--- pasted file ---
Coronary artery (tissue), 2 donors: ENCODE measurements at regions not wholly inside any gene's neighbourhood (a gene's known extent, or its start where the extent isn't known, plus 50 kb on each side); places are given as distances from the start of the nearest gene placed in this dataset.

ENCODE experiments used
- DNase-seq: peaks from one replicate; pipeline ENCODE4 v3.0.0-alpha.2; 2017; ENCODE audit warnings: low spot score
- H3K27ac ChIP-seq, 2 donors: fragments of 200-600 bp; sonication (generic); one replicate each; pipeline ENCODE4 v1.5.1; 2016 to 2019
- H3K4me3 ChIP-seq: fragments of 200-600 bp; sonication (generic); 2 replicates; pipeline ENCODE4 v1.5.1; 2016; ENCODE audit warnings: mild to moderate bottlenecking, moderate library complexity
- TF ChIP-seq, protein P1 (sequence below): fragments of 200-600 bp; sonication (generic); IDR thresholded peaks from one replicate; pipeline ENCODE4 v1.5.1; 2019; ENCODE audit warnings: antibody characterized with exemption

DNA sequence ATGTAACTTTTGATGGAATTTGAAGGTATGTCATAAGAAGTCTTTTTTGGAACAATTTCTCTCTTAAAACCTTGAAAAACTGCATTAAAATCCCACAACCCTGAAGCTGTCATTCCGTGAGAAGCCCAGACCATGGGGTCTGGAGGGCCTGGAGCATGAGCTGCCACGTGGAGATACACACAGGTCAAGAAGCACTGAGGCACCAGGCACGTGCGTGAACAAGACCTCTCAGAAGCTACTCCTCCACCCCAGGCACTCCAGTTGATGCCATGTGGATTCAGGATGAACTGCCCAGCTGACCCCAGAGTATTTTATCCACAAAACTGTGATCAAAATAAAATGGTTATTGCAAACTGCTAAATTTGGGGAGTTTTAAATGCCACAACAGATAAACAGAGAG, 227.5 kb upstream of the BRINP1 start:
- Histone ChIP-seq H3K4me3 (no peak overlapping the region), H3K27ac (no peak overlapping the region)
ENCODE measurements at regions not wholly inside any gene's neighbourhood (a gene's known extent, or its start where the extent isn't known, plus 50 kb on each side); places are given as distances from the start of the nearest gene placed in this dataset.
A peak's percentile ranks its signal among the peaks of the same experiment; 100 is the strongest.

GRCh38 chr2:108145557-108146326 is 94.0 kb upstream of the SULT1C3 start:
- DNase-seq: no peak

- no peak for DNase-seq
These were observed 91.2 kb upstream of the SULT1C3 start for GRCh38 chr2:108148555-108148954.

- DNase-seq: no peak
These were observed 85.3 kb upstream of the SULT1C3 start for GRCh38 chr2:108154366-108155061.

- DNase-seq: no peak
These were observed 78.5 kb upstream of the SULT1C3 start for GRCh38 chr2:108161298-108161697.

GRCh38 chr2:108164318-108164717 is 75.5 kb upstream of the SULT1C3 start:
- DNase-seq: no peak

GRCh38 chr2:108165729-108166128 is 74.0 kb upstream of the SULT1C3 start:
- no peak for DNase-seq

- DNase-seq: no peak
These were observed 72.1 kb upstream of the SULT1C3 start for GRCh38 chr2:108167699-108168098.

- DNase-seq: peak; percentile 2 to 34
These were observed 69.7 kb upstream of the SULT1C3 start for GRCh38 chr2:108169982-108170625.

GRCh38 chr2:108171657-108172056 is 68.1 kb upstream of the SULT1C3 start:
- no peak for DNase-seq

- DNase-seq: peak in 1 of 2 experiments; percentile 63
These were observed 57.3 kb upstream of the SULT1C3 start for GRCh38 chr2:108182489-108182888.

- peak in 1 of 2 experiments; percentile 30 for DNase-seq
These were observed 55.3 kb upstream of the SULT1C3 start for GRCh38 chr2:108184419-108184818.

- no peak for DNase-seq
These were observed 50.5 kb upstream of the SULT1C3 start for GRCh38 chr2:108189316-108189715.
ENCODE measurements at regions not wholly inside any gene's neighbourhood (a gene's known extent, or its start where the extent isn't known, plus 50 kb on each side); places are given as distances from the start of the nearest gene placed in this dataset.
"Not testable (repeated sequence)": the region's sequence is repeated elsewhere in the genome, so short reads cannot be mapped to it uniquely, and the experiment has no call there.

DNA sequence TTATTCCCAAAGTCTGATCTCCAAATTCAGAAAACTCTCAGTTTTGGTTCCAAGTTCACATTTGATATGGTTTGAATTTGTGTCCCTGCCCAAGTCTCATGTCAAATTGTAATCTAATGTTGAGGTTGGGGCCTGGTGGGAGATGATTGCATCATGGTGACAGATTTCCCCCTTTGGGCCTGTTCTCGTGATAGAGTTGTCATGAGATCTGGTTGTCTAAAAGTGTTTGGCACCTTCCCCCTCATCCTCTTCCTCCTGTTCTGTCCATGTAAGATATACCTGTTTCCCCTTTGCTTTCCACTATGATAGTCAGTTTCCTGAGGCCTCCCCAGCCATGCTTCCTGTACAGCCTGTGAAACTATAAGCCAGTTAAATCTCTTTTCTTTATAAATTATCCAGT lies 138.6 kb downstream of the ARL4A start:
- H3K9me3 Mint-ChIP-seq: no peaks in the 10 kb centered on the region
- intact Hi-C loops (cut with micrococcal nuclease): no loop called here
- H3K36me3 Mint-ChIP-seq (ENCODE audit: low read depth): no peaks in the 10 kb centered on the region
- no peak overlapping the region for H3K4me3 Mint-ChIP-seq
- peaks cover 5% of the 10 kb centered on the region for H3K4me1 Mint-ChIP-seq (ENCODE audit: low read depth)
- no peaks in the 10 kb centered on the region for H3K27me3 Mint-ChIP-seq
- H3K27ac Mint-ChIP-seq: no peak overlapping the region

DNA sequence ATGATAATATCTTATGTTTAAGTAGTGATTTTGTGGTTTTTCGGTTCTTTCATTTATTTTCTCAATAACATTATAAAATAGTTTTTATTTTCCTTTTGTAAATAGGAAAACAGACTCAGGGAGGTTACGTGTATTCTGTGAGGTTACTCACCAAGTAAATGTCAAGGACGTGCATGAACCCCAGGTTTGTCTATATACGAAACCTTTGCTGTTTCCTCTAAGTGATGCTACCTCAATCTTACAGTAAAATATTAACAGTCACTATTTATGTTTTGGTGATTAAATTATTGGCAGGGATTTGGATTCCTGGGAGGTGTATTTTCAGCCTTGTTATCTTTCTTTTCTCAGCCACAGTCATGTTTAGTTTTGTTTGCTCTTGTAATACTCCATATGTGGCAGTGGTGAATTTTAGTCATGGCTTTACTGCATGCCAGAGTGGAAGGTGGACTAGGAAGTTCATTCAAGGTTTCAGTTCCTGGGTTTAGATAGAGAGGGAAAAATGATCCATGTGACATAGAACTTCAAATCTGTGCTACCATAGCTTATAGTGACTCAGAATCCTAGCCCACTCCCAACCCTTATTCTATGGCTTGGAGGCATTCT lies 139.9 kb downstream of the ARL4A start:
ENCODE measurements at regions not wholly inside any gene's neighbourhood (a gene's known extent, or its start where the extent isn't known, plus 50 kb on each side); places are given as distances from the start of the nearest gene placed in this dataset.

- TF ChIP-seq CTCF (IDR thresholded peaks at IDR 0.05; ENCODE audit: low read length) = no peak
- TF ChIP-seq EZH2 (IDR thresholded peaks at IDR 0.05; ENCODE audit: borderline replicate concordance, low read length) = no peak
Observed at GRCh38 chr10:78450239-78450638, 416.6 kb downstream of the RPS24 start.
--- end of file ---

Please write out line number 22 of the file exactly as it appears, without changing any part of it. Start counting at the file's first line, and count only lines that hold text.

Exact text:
- no peak for DNase-seq